Wilfrid Scawen Blunt
Wilfrid Scawen Blunt Poems
SEVEN weeks of sea, and twice seven days of storm
Upon the huge Atlantic, and once more
We ride into still water and the calm
Of a sweet evening, screen'd by either shore
Of Spain and Barbary. Our toils are o'er,
Our exile is accomplish'd. Once again
We look on Europe, mistress as of yore
Of the fair earth and of the hearts of men.
Ay, this is the famed rock which Hercules
And Goth and Moor bequeath'd us. At this door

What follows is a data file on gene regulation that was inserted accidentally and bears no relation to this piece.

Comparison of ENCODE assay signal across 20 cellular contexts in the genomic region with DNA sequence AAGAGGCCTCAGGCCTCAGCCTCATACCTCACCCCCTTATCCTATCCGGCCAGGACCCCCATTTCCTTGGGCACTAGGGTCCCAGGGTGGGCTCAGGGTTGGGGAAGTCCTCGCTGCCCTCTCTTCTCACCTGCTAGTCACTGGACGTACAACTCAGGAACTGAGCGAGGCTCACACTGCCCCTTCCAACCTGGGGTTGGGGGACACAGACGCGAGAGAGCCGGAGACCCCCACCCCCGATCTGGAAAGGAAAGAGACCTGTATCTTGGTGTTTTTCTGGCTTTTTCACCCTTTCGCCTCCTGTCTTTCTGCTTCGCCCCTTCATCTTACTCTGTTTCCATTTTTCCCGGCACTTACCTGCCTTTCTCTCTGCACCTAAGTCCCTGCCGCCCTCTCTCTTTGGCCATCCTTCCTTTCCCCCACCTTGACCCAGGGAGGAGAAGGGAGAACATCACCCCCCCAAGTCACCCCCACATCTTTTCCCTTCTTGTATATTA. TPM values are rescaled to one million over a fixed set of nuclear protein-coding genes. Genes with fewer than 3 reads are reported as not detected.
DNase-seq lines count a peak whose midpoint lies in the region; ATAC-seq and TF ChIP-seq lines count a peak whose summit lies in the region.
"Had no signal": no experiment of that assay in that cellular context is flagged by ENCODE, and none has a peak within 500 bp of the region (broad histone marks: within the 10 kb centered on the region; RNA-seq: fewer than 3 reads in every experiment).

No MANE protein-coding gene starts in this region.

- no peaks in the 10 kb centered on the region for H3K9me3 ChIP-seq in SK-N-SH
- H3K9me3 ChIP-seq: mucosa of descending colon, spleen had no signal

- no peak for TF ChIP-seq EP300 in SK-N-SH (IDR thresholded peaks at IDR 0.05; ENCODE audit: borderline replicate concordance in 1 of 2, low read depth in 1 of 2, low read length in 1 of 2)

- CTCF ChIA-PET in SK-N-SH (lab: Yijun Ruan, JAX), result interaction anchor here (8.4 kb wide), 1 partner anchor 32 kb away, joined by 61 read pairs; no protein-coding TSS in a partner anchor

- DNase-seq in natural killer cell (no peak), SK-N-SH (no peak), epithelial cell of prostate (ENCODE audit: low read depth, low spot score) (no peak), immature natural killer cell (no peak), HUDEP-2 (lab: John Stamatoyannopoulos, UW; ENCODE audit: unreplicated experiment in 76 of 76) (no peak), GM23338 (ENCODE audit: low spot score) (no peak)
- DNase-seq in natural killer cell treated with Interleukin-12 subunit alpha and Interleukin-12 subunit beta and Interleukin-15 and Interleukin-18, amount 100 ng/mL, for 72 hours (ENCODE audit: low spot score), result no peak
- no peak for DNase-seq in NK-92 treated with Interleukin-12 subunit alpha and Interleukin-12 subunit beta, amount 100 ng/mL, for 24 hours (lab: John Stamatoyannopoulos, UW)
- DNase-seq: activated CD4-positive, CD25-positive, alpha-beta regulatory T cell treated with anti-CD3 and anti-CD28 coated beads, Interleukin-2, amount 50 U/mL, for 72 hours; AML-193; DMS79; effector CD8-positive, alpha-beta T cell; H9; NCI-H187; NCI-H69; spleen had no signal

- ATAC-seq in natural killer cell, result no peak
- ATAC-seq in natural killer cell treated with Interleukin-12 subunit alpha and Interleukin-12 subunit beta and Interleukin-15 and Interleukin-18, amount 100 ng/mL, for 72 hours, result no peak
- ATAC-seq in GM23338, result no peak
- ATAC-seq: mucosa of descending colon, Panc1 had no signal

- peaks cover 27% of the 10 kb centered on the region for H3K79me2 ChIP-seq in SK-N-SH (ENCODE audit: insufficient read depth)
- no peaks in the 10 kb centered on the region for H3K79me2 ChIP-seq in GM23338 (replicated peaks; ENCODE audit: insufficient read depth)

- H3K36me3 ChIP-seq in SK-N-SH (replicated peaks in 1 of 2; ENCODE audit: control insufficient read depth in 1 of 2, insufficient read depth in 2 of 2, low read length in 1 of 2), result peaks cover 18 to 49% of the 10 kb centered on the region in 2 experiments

England stands sentry. God! to hear the shrill
Sweet treble of her fifes upon the breeze,
And at the summons of ...
Written At Florence
O WORLD, in very truth thou art too young;
When wilt thou learn to wear the garb of age?
World, with thy covering of yellow flowers,
Hast thou forgot what generations sprung
Out of thy loins and loved thee and are gone?
Hast thou no place in all their heritage
Where thou dost only weep, that I may come
Nor fear the mockery of thy yellow flowers?
O world, in very truth thou art too young.